Michigan former clerk and attorney charged after alleged unauthorized access to 2020 voter data

  • Canadian Press

LANSING, Mich. (AP) — Michigan’s attorney general announced charges Wednesday against a former township clerk and a lawyer who had supported attempts to overturn the results of the 2020 presidential election, alleging they accessed voting systems without authorization in a search of fraud.

Former Adams Township Clerk Stephanie Scott and her attorney, Stefanie Lambert, were charged with multiple felonies, including unauthorized access to a computer and using a computer to commit a crime.

“When elected officials and their proxies use their positions to promote baseless conspiracies, show blatant disregard for voter privacy, and break the law in the process, it undermines the very essence of the democratic process,” Attorney General Dana Nessel said in a statement. “Those who engage in such reckless conduct must be held accountable for their actions.”

The charges are the latest to be brought against people in multiple states who had been entrusted to ensure the security of election systems but instead allowed others to breach them in a futile search for evidence of widespread fraud in the 2020 presidential election. Multiple reviews, audits and recounts have affirmed Joe Biden’s victory over Donald Trump. Election clerks in Colorado and Georgia are among those who promoted conspiracy theories about voting machines and now face charges for allowing unauthorized access of voting systems.

Scott allegedly ignored instructions from the Michigan secretary of state to turn over her township’s voting tabulator to an authorized vendor and withheld the tabulator until it was seized by Michigan State Police, according to the attorney general’s statement. The statement also alleged that, under the direction of Scott, Lambert transmitted data from the township’s poll book related to the 2020 election.

Biden won Michigan by nearly 155,000 votes over then−President Trump, a result confirmed by a GOP−led state Senate investigation in 2021.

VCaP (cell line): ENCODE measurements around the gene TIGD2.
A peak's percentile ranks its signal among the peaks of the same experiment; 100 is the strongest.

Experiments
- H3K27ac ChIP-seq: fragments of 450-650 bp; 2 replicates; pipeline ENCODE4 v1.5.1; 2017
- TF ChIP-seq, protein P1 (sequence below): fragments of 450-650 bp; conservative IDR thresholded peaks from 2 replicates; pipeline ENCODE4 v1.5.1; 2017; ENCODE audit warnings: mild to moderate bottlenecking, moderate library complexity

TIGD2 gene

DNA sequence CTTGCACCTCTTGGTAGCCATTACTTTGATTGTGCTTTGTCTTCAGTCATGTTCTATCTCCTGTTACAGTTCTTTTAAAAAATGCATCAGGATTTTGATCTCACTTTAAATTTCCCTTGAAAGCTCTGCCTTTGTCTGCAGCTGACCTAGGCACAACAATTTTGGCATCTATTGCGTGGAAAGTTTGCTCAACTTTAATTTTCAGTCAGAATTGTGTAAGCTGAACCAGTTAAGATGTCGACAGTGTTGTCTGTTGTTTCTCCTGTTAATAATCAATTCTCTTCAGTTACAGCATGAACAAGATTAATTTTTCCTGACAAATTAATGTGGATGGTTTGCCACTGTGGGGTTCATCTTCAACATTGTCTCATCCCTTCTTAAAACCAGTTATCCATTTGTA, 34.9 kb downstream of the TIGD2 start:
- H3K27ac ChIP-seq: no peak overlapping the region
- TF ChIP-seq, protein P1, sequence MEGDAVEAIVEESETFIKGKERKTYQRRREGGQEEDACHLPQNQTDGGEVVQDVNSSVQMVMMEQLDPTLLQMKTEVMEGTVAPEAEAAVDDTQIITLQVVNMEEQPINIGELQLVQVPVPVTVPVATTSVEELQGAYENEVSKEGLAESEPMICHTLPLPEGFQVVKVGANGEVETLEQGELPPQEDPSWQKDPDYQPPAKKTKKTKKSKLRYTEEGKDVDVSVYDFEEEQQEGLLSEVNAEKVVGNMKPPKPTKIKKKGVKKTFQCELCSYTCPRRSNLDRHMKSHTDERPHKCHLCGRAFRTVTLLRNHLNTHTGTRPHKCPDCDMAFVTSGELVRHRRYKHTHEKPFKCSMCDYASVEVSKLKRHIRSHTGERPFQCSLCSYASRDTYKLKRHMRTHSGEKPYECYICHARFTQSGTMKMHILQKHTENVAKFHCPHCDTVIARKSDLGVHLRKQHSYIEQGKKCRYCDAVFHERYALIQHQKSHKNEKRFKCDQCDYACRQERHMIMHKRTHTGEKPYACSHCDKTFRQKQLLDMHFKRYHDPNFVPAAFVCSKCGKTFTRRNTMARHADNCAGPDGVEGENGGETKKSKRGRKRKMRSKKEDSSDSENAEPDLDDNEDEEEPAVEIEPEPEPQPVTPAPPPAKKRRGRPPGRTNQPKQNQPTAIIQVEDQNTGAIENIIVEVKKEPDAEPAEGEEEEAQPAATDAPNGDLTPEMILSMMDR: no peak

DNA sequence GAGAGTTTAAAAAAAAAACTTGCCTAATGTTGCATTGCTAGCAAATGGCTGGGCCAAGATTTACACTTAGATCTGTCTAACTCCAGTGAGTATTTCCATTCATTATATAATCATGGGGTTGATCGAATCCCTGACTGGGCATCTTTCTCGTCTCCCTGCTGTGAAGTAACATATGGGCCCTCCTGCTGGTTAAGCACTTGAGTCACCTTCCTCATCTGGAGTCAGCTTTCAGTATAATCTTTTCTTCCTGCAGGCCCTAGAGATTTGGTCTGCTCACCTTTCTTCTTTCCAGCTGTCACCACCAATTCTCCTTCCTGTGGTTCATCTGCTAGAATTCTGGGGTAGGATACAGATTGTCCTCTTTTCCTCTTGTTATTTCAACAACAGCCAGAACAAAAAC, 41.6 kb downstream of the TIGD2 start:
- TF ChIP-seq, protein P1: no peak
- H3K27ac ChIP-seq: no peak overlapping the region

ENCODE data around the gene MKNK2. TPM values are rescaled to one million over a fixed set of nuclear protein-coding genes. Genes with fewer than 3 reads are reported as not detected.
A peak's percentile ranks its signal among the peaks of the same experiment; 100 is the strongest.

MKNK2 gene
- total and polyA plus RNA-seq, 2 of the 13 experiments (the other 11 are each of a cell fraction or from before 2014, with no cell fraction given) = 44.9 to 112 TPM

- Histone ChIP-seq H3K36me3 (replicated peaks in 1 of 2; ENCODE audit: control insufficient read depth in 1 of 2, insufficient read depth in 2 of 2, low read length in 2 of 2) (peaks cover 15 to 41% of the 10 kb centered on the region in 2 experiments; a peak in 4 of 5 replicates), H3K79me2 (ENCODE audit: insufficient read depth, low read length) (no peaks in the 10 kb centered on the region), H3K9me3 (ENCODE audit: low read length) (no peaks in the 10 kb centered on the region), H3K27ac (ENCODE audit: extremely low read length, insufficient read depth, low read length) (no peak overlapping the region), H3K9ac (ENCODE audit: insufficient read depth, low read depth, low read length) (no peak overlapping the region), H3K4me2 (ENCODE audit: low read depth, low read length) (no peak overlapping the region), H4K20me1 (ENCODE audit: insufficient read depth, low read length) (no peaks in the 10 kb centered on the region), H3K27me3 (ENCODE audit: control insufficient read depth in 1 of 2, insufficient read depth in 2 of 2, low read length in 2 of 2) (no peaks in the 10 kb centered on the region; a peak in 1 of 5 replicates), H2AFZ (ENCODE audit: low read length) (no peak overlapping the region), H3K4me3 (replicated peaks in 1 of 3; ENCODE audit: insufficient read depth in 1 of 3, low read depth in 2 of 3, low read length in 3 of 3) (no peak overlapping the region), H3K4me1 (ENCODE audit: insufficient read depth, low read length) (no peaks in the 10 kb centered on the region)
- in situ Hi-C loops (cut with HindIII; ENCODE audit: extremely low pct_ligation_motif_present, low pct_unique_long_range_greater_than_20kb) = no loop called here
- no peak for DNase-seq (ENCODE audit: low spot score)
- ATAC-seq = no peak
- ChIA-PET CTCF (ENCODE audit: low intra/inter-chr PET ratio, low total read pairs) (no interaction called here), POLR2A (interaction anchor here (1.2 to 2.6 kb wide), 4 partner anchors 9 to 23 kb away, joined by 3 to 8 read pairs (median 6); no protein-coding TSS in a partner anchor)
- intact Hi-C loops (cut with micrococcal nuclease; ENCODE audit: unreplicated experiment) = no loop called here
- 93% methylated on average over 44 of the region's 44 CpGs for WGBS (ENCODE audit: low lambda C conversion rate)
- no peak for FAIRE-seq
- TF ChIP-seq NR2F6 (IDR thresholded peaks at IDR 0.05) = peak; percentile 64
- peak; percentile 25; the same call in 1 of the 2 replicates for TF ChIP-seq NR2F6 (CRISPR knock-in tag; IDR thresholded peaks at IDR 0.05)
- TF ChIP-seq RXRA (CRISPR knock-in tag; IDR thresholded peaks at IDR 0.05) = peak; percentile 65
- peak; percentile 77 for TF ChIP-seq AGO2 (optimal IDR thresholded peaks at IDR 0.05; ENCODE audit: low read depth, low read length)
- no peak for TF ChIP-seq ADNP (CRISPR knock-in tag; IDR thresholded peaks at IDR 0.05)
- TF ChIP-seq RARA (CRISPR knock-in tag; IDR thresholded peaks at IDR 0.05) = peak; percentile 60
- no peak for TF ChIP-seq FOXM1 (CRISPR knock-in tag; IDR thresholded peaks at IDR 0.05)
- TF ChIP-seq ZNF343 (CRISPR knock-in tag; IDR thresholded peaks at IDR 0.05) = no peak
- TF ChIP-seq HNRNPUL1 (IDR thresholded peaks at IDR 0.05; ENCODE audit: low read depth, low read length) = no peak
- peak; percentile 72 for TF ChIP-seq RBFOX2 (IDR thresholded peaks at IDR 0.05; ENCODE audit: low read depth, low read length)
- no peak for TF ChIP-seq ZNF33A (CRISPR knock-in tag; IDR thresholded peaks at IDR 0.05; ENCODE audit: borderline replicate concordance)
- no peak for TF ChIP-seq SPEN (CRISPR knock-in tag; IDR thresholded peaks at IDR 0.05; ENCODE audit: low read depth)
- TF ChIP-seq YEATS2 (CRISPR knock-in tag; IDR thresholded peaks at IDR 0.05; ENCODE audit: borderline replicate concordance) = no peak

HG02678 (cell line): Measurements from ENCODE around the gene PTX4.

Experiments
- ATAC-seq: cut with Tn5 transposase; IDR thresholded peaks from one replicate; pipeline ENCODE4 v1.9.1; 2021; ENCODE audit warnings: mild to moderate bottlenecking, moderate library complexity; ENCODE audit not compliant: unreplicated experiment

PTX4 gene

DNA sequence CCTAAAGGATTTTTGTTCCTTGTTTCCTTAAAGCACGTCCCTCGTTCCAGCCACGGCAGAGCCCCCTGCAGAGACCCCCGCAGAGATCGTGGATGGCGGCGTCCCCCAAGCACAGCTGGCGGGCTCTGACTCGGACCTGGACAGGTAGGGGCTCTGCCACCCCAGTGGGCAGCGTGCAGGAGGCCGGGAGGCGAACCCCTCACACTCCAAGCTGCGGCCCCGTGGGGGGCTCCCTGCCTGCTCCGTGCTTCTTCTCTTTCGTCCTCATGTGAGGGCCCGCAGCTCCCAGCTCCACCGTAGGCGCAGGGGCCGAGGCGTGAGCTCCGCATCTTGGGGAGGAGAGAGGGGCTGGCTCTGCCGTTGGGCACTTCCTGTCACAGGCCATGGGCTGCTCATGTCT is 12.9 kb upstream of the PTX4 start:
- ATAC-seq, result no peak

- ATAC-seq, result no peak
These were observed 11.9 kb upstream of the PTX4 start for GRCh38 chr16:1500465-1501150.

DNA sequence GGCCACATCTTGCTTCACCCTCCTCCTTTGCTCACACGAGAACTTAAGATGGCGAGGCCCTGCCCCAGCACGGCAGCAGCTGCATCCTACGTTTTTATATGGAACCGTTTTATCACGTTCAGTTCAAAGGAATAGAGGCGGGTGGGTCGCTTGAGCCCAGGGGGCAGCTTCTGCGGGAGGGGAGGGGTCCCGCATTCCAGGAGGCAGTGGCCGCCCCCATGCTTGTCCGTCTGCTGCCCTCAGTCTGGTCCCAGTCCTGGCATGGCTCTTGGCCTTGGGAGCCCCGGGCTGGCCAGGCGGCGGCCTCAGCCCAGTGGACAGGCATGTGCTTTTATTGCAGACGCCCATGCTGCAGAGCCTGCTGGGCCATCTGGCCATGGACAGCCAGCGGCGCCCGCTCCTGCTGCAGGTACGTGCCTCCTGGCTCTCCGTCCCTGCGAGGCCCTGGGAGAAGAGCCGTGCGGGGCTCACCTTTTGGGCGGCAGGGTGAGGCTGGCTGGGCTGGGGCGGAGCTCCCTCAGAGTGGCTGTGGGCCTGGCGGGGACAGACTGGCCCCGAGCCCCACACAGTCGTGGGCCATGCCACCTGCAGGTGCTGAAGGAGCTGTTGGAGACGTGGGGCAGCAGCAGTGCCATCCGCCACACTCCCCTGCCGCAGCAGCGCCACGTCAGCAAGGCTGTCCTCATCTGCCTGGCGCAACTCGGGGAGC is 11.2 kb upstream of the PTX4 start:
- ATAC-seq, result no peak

Lambert’s attorney, Daniel Hartman, said in a statement that his client did not violate the law and that she “remains steadfast in her efforts to bring transparency to the people’s election data, processes and procedures.” Attempts to reach Scott or an attorney for her were not immediately successful.

In a separate case, Lambert has been charged with the felony of improperly accessing voting equipment and, in the past, has sued unsuccessfully to overturn Trump’s loss in Michigan.

Scott, who oversaw elections in a small conservative town, was recalled from her position in 2023.

When it came time to prepare for her township’s November 2021 election, Scott said she had accuracy concerns and had considered paper ballots and a hand count before settling on using the same system.

“Quite frankly, I was coming to a moral quandary of even running this election,” Scott told The Detroit News.

The state intervened after Scott allegedly refused to allow a contractor to perform preventive maintenance and failed to conduct accuracy tests, among other issues. She was barred from her duties in October 2021.

The Hillsdale County clerk’s office discovered that a tablet that contained important software and the operating system had been removed when it took custody of an election tabulator and a voter−assist terminal from township offices to prepare for a public accuracy test. It was later seized by Michigan State Police after Scott allegedly refused to turn it over.

Joey Cappelletti, The Associated Press

Photo: AP